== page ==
Major glaciers, including Dolomites and Yosemite, to disappear by 2050 - U.N. report

PARIS (Reuters) - Some of the world's most famous glaciers, including in the Dolomites in Italy, the Yosemite and Yellowstone parks in the United States and Mount Kilimanjaro in Tanzania are set to disappear by 2050 due to global warming, whatever the temperature rise scenario, according to a UNESCO report.

The United Nations cultural agency UNESCO monitors some 18,600 glaciers across 50 of its World Heritage sites and said that glaciers in one third of World Heritage sites will disappear by 2050 regardless of the applied climate scenario

While the rest can be saved by keeping global temperature rise below 1.5 degree Celsius (2.7 Fahrenheit) relative to pre-industrial levels, in a business-as-usual emissions scenario, about 50% of these World Heritage glaciers could almost entirely disappear by 2100.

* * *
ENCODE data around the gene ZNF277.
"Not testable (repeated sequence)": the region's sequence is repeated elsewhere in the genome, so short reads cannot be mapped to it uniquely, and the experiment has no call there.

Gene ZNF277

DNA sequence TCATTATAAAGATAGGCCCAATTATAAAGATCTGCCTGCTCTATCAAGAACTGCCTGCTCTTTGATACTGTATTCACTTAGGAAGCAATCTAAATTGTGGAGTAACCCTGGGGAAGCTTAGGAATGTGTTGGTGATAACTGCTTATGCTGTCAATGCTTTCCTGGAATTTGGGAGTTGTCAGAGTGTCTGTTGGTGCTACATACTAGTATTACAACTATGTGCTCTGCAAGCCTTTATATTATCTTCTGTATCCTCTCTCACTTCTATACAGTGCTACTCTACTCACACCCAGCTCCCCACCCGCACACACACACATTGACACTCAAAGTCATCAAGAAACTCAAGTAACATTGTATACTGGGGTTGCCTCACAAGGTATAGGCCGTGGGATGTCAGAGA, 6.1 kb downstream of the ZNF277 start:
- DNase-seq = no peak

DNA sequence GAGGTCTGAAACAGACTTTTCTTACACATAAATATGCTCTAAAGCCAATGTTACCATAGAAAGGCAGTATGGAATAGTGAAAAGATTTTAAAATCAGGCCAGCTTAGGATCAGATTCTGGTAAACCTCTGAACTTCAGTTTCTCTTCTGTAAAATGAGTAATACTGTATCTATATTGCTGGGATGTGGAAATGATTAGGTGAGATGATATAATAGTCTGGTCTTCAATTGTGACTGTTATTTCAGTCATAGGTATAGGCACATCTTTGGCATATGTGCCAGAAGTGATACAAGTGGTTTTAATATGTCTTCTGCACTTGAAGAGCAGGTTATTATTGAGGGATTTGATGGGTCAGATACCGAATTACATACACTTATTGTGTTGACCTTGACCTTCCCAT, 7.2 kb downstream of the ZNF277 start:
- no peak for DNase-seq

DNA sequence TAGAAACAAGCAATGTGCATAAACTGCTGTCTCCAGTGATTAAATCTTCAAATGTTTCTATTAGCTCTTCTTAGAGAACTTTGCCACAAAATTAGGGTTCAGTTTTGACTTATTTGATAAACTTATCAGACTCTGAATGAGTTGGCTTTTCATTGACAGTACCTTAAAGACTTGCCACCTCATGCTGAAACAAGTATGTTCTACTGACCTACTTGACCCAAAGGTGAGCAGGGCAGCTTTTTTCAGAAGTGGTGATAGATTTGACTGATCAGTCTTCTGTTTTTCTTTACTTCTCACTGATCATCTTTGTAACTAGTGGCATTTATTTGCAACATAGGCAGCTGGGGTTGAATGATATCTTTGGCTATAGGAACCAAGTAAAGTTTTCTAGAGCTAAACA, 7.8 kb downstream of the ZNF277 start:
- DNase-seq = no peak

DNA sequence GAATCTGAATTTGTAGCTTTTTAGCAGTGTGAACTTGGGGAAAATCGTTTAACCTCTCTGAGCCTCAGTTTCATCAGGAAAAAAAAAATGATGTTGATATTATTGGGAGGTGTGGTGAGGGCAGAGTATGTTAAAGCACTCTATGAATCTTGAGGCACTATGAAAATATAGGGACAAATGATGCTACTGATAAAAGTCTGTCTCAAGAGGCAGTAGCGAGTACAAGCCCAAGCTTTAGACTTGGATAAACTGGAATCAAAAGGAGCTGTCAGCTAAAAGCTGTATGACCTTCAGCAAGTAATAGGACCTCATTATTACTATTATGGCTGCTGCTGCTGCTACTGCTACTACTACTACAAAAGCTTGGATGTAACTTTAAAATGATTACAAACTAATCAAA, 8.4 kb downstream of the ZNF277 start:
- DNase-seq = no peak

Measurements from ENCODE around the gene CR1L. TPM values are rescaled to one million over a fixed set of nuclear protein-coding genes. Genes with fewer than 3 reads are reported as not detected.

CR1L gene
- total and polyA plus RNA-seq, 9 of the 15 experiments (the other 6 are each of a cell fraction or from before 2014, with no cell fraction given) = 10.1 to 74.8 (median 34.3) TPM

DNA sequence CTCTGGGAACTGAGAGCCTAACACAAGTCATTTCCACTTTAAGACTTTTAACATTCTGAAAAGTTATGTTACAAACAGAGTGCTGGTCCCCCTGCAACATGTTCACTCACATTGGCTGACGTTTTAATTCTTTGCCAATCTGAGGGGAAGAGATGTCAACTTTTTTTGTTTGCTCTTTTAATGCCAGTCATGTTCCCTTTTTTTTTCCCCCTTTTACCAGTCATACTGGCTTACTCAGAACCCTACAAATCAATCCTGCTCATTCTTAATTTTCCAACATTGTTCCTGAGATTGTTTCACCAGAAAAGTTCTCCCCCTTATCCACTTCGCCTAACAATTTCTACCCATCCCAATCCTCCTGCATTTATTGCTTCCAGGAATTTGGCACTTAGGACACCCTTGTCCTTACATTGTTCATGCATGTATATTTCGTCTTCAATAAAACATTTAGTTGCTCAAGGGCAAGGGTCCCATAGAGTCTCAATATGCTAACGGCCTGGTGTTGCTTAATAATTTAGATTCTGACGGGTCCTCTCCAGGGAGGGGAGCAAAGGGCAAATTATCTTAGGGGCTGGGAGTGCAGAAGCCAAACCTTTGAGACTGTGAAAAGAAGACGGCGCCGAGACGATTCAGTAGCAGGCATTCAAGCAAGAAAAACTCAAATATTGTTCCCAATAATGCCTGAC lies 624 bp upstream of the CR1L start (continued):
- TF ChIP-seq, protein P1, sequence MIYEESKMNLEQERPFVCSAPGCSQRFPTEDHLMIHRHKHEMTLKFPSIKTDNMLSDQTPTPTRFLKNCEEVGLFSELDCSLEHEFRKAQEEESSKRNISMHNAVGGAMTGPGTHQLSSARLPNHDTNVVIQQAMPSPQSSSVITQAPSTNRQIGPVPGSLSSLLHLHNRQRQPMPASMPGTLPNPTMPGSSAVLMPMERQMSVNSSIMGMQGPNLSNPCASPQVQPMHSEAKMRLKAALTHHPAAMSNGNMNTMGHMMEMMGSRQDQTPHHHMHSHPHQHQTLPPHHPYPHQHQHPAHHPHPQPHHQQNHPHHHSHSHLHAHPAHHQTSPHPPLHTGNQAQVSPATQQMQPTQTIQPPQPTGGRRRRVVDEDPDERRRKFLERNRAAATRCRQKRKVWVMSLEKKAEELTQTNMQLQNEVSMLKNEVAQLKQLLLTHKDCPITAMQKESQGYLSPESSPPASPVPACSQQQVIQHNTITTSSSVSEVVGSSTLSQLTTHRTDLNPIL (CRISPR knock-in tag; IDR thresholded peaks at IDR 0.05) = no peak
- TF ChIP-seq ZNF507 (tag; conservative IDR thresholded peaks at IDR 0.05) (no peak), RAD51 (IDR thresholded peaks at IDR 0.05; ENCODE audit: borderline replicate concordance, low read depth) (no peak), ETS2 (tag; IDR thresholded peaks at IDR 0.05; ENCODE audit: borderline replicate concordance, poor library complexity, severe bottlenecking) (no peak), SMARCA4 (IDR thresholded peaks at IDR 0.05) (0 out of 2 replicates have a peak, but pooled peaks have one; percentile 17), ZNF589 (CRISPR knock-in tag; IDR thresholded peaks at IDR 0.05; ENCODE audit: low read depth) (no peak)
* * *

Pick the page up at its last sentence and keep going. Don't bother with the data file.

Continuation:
"This report is a call to action. Only a rapid reduction in our CO2 emissions levels can save glaciers and the exceptional biodiversity that depends on them," Audrey Azoulay, UNESCO’s Director-General, said in a statement.

She added that the U.N.'s COP27 cimate conference will have a crucial role to help find solutions to this issue.

World Heritage glaciers as defined by UNESCO represent about 10 percent of the world's glacier areas and include some of the world's best-known glaciers, whose loss is highly visible as they are focal points for global tourism.

The report's lead author Tales Carvalho told Reuters that World Heritage glaciers lose on average some 58 billion tons of ice every year – equivalent to the total annual volume of water used in France and Spain together – and contribute to almost 5% of global observed sea-level rise.

UNESCO recommends that given the inevitable further shrinking of many of these glaciers in the near future, local authorities should make glaciers a focus of policy, by improving monitoring and research and by implementing disaster risk reduction measures.

"As glacier lakes fill up, they can burst and can cause catastrophic floods downstream," Carvalho said.

(Reporting by Manuel Ausloos; Writing by Geert De Clercq, Editing by William Maclean and Frank Jack Daniel)